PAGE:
|Gualberto, D - OHIO STATE UNIVERSITY|
|Campbell, K - OHIO STATE UNIVERSITY|
|Sorrells, M - CORNELL UNIVERSITY|
Submitted to: Journal of Food Quality
Publication Type: Peer Reviewed Journal
Publication Acceptance Date: May 1, 2000
Publication Date: N/A
Interpretive Summary: Wheat physical properties, including kernel length and width, are used to grade wheat and to predict milling and baking potential. Thus, those properties influence the price and value of wheat as it is bought and sold in the market. In this study it was found that some of those physical attributes of wheat are determined more by the growing conditions than by the genetics of their parentage while others are predominately determined by their parentage. Thus, wheat breeders can cross wheats so as to produce grain with any kernel texture (softness) while having any kernel length or width. Wheat test weight, in pounds/ bushel, which is used to grade wheat in the market place, was found to be unrelated to flour yield. Thus, based on these studies, test weight should be reviewed as to its influence on the market value of wheat. This information will be particularly interesting to wheat breeders and geneticists who will use it for making wheat crosses to improve milling an baking quality.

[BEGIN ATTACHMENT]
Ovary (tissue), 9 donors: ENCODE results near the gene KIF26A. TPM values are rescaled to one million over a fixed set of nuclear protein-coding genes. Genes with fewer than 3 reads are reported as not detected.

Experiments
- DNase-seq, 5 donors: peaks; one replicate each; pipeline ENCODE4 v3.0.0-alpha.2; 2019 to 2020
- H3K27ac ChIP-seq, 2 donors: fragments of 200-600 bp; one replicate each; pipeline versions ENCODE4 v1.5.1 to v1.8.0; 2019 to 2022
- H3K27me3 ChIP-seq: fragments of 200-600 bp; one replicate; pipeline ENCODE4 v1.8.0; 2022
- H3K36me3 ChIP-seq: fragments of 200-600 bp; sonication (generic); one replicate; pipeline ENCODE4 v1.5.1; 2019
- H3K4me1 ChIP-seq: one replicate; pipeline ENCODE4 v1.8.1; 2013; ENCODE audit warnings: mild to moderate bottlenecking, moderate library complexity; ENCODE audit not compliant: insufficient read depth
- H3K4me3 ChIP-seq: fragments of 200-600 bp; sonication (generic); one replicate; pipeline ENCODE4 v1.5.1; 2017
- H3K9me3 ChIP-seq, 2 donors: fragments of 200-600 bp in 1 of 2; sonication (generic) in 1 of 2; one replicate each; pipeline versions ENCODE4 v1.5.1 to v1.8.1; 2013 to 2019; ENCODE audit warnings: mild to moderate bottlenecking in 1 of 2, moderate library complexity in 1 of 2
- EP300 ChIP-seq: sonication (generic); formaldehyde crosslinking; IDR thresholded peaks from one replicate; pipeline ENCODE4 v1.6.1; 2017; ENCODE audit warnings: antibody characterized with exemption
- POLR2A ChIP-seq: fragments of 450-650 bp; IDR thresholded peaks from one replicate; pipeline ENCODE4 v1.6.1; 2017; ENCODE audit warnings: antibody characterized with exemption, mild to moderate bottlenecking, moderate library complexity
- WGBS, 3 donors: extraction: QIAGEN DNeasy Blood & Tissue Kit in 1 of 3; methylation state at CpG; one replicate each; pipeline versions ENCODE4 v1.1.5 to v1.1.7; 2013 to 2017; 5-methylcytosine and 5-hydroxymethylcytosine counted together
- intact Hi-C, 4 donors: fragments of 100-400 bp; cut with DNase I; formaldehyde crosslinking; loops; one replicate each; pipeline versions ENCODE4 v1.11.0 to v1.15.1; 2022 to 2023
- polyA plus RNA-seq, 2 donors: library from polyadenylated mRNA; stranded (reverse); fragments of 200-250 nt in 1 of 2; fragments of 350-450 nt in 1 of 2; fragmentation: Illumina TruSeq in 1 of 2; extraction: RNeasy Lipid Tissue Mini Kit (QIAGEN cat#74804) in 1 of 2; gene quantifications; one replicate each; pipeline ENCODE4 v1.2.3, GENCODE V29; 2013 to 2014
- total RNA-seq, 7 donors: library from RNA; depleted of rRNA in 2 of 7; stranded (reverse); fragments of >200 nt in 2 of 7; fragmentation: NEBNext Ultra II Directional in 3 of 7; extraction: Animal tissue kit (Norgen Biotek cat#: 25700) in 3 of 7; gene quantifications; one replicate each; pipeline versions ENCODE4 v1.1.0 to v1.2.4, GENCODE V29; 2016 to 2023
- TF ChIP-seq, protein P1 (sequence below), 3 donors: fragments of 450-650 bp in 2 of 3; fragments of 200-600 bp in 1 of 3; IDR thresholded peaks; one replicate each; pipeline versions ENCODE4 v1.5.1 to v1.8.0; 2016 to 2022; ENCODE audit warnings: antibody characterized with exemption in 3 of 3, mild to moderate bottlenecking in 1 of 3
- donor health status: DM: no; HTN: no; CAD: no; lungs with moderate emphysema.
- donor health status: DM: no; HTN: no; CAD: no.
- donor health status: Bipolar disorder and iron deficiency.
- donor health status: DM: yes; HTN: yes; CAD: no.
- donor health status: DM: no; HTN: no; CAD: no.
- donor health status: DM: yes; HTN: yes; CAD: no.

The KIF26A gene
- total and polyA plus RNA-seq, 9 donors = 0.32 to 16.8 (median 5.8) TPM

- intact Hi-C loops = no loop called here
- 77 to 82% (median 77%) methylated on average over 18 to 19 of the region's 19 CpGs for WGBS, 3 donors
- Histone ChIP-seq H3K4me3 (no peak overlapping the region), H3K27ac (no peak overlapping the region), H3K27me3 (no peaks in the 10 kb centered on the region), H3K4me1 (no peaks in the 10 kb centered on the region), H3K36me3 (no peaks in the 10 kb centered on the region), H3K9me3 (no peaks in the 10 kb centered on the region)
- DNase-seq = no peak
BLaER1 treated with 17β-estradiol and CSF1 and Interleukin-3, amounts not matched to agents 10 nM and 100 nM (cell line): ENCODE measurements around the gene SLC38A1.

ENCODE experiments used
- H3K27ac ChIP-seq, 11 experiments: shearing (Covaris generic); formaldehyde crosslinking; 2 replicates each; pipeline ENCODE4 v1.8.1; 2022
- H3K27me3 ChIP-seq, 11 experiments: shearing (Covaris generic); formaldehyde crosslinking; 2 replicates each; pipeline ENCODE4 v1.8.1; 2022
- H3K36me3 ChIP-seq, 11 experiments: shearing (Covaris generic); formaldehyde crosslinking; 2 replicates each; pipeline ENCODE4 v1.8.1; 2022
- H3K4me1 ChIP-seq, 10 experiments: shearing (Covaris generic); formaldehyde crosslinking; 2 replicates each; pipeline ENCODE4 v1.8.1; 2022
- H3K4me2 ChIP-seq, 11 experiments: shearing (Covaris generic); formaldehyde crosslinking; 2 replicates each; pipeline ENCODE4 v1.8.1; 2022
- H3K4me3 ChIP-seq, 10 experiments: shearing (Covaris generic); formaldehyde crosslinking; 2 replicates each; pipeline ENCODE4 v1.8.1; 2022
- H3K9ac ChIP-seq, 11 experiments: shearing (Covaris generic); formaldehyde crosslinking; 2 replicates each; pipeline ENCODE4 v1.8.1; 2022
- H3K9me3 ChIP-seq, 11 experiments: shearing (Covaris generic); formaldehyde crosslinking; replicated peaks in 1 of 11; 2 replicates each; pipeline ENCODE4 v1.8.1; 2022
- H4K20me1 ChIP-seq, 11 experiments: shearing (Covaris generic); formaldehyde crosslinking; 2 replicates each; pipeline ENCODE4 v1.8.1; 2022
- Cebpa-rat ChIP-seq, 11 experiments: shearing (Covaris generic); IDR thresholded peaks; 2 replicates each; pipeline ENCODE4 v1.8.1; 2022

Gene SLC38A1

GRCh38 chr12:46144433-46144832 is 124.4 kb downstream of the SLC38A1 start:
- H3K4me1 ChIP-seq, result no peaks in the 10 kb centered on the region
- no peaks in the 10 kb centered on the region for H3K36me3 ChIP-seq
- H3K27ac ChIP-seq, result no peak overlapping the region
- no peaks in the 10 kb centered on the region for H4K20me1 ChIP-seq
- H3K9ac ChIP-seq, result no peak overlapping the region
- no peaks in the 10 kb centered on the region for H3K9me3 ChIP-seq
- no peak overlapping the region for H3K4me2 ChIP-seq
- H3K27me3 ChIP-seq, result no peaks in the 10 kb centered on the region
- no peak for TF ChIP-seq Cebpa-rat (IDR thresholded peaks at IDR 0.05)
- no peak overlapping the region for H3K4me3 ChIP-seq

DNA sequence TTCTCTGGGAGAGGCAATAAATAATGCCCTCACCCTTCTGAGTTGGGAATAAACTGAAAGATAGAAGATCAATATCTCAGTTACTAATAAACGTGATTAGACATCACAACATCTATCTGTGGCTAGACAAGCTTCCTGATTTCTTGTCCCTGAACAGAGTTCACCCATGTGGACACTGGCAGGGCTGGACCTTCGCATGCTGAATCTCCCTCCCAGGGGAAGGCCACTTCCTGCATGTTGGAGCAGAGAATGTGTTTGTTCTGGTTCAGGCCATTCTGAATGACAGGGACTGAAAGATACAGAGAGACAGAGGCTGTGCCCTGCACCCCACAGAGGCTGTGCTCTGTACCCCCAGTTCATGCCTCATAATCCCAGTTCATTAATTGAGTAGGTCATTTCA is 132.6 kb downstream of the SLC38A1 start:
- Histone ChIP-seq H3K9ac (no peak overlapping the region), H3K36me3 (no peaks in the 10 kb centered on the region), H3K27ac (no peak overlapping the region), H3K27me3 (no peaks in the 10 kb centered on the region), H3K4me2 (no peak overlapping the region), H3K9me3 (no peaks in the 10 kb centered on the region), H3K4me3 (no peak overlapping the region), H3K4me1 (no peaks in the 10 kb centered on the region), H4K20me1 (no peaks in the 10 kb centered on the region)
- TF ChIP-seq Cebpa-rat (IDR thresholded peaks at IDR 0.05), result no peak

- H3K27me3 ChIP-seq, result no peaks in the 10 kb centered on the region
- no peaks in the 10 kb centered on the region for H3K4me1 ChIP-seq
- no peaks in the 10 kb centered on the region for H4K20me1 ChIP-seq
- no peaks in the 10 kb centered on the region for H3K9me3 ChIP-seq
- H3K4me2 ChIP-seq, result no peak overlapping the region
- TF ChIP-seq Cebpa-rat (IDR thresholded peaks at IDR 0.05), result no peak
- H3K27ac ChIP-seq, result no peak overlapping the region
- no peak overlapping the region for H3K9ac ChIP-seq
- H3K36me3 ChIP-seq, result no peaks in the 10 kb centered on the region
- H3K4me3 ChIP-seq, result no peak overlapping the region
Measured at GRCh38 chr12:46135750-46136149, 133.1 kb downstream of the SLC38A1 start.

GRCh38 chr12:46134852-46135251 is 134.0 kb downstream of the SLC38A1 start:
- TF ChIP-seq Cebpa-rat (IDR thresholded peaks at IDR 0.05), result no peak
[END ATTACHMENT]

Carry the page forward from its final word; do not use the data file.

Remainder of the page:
Technical Abstract: Physical attributes, including kernel morphology, are used to grade wheat and indicate wheat milling and baking quality (MBQ). Using a recombinant inbred population derived from a soft by hard wheat cross, this study quantified the source of kernel trait variation, studied their heritability and relationships between morphological and MBQ traits. Transgressive segregation occurred for all traits. Thousand- kernel weight (TKW) and kernel texture (NIR-T) were primarily influenced by genotype and test weight (TW) influenced mainly by year. NIR-T had the highest heritability. Low genetic correlation (GCOR) between kernel length (LEN) and width (WID) suggest independent inheritance. NIR-T versus LEN or WID showed low GCOR. Thus, it is genetically feasible to produce cultivars with any kernel texture and LEN or WID combination. No GCOR was found between TW and flour milling yield (FY), TKW, NIR-T or kernel morphology. GCOR showed that harder wheats had greater FY. Low correlations among traits call for studies clarifying the efficacy of using kernel traits in wheat classification or end-use quality prediction.